In fact, there are nearly 10,000 refugees in Shatila and 455,000 living in Lebanon, mainly within 12 camps. They are there because Israel refuses to let them return home, in defiance of United Nations resolutions.

The Times has scrubbed the relevant data from these stories, obscuring the extent of home demolitions, the alarming number of protesters wounded by Israeli fire and the magnitude of the refugee crisis created and sustained by Israel.

Readers deserve more and should expect more from the Times, but the paper is content with appearing to report the news, minimizing and obscuring Israeli crimes, present and past.

Barbara Erickson

Advertisements

Scorched Earth in the Jordan Valley, Silence in the Times

Israel demolished three entire communities in the Jordan Valley last month, confiscated tents donated by the Red Cross, and left some 240 people homeless in the winter cold, but none of this was news enough to print in The New York Times.

It’s not that observers weren’t trying to get the word out. Monitoring organizations filed weekly reports, news agencies put out stories, and respected humanitarian organizations, including an Israeli rights group and a United Nations agency, issued press releases sounding the alarm and calling for Israel to stop demolishing Palestinian homes. The Jordan Valley was high on their list of crisis points for the month of January.

The Times did turn its sights on the Jordan Valley with a Jan. 5 article by Isabel Kershner. She tells of demolitions in one village, but the full reality is hidden behind talk of “two adversarial communities” and bureaucratic tangles. Any difficulties Palestinians have, she says, are due to “the complexities of the fierce contest for control” of the valley “and the challenges the Palestinians face in administration.”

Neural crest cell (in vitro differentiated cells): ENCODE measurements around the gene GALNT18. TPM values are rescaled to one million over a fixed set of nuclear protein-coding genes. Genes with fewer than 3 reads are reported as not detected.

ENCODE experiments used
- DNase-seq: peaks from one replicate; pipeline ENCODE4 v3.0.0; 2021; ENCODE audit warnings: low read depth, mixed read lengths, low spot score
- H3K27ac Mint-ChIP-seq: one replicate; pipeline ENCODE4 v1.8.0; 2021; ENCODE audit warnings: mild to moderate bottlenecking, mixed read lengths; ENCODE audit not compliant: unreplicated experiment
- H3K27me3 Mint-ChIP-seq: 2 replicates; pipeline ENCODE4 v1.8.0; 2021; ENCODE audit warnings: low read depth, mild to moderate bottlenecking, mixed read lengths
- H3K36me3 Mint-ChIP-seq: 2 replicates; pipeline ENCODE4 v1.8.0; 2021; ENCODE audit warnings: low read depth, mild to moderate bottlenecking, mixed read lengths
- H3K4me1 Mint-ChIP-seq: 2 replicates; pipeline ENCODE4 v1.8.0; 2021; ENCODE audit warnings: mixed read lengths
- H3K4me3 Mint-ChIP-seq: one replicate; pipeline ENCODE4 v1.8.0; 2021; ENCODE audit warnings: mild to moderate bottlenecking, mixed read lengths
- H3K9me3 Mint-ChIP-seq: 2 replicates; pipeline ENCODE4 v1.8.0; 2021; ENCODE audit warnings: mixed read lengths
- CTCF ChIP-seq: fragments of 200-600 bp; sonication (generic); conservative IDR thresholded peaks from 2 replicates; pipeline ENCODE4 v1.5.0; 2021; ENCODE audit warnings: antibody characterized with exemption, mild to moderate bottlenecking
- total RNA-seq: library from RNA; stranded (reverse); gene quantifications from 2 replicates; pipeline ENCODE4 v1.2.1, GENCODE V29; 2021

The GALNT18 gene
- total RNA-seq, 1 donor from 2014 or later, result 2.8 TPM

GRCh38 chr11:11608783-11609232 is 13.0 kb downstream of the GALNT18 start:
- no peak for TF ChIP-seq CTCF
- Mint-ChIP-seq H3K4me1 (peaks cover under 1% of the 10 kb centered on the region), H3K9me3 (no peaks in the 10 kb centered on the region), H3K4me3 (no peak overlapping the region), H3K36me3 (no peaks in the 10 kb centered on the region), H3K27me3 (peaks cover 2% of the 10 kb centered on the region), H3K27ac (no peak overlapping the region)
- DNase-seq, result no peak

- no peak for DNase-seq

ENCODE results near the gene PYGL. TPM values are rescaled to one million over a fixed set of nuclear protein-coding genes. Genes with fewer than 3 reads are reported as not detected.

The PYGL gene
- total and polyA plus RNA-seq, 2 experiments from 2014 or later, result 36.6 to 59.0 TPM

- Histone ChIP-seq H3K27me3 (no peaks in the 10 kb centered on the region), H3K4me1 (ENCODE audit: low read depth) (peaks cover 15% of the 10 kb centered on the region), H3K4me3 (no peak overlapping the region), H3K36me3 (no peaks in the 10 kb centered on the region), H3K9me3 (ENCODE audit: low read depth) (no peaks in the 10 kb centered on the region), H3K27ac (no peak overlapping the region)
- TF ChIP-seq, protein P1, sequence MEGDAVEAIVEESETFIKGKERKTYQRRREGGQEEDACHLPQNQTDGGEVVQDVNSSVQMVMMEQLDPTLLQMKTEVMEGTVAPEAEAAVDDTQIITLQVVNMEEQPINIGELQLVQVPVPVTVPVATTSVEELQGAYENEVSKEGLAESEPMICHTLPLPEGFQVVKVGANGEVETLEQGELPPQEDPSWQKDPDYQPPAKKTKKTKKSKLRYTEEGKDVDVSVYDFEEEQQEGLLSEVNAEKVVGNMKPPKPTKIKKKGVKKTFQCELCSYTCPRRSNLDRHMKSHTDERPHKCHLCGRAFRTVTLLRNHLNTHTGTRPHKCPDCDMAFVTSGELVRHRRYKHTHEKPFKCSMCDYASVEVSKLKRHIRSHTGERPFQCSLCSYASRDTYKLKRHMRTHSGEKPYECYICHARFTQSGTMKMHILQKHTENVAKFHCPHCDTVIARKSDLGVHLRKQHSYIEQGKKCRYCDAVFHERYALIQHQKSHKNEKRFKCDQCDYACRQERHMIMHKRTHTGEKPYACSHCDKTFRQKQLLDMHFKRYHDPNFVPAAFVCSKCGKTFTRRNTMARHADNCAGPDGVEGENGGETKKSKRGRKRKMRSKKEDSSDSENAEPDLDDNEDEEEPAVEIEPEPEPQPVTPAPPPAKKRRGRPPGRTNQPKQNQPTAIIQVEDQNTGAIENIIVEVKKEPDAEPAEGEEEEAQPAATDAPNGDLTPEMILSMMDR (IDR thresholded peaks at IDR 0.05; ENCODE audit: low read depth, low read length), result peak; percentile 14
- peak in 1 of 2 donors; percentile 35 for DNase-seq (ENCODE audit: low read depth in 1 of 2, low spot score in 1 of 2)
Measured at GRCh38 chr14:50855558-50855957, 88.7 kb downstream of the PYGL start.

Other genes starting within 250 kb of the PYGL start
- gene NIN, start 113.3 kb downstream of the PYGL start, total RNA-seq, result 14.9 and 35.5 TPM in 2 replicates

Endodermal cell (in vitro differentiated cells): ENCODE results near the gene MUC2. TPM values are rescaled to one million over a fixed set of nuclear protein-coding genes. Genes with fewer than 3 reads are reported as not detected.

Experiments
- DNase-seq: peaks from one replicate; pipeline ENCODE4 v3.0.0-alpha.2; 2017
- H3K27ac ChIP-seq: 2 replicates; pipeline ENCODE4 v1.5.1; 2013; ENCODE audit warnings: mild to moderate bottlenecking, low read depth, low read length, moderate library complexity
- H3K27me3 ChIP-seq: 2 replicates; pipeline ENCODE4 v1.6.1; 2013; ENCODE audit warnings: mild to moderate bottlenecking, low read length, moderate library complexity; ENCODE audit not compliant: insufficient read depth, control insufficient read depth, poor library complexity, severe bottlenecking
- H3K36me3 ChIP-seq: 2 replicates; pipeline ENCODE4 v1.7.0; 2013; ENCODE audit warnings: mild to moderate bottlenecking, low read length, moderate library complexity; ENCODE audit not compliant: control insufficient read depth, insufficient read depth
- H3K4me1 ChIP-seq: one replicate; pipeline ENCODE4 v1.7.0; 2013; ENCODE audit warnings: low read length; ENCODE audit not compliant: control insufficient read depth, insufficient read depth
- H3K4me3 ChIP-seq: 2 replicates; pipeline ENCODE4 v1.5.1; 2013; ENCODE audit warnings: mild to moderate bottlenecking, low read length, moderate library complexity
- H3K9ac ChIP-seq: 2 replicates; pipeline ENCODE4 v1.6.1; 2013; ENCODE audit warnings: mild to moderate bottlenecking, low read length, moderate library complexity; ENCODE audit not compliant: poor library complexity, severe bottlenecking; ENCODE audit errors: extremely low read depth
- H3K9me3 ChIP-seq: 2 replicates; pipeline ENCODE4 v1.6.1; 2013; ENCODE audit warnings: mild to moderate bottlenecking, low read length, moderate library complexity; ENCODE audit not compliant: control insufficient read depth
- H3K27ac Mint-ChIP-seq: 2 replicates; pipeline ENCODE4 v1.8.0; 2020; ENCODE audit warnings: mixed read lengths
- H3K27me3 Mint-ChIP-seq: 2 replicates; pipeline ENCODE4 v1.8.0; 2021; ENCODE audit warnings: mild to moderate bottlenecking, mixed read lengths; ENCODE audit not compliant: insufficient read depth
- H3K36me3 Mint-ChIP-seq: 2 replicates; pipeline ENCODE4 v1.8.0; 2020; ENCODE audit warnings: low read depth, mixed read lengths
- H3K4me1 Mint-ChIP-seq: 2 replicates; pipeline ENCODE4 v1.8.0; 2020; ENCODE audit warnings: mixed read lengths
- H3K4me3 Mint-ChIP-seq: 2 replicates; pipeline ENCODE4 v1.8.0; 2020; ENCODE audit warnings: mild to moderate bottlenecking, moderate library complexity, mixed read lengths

Others have been telling the story, however. B’Tselem, an Israeli organization that keeps tabs on abuses in the occupied Palestinian territories, published a press release on Jan. 8, stating that Israeli military and Civil Administration staff arrived at the northern Jordan Valley community of Khirbet Ein Karzaliyah at dawn that day and “proceeded to demolish all of the community’s buildings, thereby rendering homeless the entire population—three families comprised of 10 adults and 15 minors.”

The Israelis left the community with “no viable alternative,” the report said, “with no shelter for themselves or their livestock in the harsh winter weather conditions.” It added, “The Israeli military also demolished the only water-pipe available to the residents.”

Five days later B’Tselem ran an update: “On the day of the demolition, the [three] families received tents from the ICRC [International Committee of the Red Cross] and erected them at a nearby site. This morning, 13.1.14, soldiers and Civil Administration officers arrived, took down the six tents and confiscated them, leaving the families again without shelter.”

Two weeks later WAFA news agency reported that the Israeli military had destroyed the northern Jordan Valley community of Khirbet Umm al Jimal on Jan. 29, demolishing at least 50 buildings and rendering 13 families, about 150 people, homeless.

The following day Israeli bulldozers went to work again in the Jordan Valley, according to the UN Office for the Coordination of Humanitarian Affairs. The agency issued a press releaseannouncing that Israeli authorities had destroyed 36 Palestinian-owned structures in Ein al Hilwe, leaving 66 people, including 36 children, without shelter.